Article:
The U.S. Air Force grounded all 52 of its CV-22 Osprey tiltrotor aircraft this week, pending an investigation into a mysterious mechanical issue afflicting the fleet’s engine clutches. Although none of the incidents have resulted in injuries or loss of aircraft, the service is standing down. For the U.S. Marines Corps, on the other hand, which operates an even larger fleet of Ospreys, it’s still business as usual.
In an exclusive published on Wednesday, Breaking Defense reports that two incidents in the last six weeks, and a total of four since 2017, have involved a slipping clutch providing power to the Osprey’s Rolls-Royce Liberty AE1107C engines. When the clutch slips, the tiltrotor instantly transfers power to the other engine, per the aircraft’s built-in safety features. The clutch usually re-engages, restoring normal power to the aircraft, but the problem is jarring when it happens, and the Air Force worries it could result in the aircrew losing control of the aircraft.
The Air Force crews immediately landed their planes after each incident, and the service stresses no aircraft or crews have been lost due to the issue. Air Force Ospreys belong to Air Force Special Operations Command, a component of U.S. Special Operations Command. The aircraft are used as a long-range transport and resupply platform for special operations troops.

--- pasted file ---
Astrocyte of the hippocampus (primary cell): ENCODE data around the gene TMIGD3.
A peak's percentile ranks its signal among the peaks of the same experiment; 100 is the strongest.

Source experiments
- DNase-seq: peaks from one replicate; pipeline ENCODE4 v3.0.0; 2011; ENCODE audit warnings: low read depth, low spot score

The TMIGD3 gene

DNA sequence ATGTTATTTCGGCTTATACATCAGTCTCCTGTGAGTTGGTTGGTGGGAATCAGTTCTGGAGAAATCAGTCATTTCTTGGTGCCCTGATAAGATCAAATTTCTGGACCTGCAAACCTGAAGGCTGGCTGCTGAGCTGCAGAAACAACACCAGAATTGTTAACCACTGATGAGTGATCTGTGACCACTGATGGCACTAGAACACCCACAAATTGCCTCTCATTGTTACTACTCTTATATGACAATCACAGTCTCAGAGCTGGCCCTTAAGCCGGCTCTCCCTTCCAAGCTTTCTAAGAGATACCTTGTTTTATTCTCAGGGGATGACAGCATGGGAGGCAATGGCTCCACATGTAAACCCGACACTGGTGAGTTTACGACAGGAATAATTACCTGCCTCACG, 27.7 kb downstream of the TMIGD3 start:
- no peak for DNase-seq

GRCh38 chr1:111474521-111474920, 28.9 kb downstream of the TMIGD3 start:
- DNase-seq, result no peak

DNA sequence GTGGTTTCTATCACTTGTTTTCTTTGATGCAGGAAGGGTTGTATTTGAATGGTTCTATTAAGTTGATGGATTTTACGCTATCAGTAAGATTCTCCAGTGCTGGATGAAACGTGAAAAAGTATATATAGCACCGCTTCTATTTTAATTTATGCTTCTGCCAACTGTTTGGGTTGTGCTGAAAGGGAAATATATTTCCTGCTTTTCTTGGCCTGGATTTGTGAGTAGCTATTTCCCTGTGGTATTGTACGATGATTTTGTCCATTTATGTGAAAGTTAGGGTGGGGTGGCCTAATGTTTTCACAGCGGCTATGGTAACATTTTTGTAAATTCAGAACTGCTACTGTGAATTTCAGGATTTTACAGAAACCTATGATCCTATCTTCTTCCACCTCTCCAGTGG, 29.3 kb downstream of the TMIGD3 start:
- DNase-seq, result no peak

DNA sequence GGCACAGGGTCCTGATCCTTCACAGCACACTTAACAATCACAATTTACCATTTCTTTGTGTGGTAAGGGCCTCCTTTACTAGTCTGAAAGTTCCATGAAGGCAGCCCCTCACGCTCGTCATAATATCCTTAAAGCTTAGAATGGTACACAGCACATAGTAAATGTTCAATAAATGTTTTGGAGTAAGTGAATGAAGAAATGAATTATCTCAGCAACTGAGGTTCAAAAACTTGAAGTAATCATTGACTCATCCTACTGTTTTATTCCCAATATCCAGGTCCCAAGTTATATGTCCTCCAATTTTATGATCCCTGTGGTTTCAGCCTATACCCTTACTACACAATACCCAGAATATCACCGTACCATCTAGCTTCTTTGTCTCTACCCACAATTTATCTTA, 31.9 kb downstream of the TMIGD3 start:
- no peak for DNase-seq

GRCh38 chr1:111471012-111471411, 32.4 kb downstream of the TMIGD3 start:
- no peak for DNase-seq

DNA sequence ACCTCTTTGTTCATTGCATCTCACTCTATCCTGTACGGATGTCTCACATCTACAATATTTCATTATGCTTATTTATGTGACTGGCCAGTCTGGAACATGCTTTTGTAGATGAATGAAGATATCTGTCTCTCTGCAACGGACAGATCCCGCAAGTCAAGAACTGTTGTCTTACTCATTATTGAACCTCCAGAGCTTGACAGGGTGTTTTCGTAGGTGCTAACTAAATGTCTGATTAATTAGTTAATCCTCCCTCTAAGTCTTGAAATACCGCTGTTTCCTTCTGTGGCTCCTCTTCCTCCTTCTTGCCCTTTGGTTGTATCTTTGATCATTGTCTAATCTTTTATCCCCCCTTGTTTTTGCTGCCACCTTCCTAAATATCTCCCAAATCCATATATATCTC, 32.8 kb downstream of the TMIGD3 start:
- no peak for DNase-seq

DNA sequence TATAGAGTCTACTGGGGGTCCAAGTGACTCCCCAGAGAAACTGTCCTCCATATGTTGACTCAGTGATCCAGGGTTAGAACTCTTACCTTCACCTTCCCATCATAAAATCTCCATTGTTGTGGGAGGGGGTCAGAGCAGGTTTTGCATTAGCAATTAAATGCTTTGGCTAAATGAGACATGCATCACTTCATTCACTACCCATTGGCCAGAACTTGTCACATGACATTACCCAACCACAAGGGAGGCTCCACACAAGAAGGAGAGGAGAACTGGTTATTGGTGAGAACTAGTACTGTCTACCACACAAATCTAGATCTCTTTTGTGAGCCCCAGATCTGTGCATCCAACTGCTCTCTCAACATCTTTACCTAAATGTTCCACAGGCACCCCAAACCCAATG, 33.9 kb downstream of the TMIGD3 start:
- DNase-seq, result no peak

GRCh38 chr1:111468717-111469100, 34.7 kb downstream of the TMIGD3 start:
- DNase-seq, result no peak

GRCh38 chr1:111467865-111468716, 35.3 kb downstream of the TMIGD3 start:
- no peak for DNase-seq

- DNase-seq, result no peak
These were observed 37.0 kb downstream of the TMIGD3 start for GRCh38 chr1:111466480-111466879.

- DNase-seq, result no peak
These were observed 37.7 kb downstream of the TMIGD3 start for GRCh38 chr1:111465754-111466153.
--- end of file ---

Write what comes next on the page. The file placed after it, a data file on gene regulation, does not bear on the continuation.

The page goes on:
The V-22 Osprey—known as the CV-22 in Air Force service, MV-22B Osprey in Marine Corps service, and CV-22B in Navy service—is the world’s first operational tiltrotor aircraft. The Osprey can tilt the two nacelles on its wingtips 90 degrees, positioning its propellers vertically or horizontally (forward) depending on the situation. In the vertical configuration, the Osprey can take off and land like a conventional helicopter. Rotating the nacelles to a horizontal configuration allows the Osprey to fly like a conventional prop-driven aircraft. The Osprey also has a greater range than most helicopters.
As the first of its kind, the Osprey faced considerable controversy early in its career. First unveiled in 1988, the aircraft was involved in at least two fatal crashes and several accidents both in the air and on the ground. However, those issues were ironed out in time and the Air Force, and then the Navy, moved to adopt the aircraft in the 2000s and 2010s.
The Marines have flown the Osprey since 2007, using it as an assault transport. But notably, it has declined to ground its fleet of approximately 360 MV-22 Ospreys. The service says it has known about the issue since 2010 and told Breaking Defense, “we have trained our pilots to react with the appropriate emergency control measures should the issue arise during flight.” Of the 15 known incidents, ten have occurred to Marine Corps Ospreys.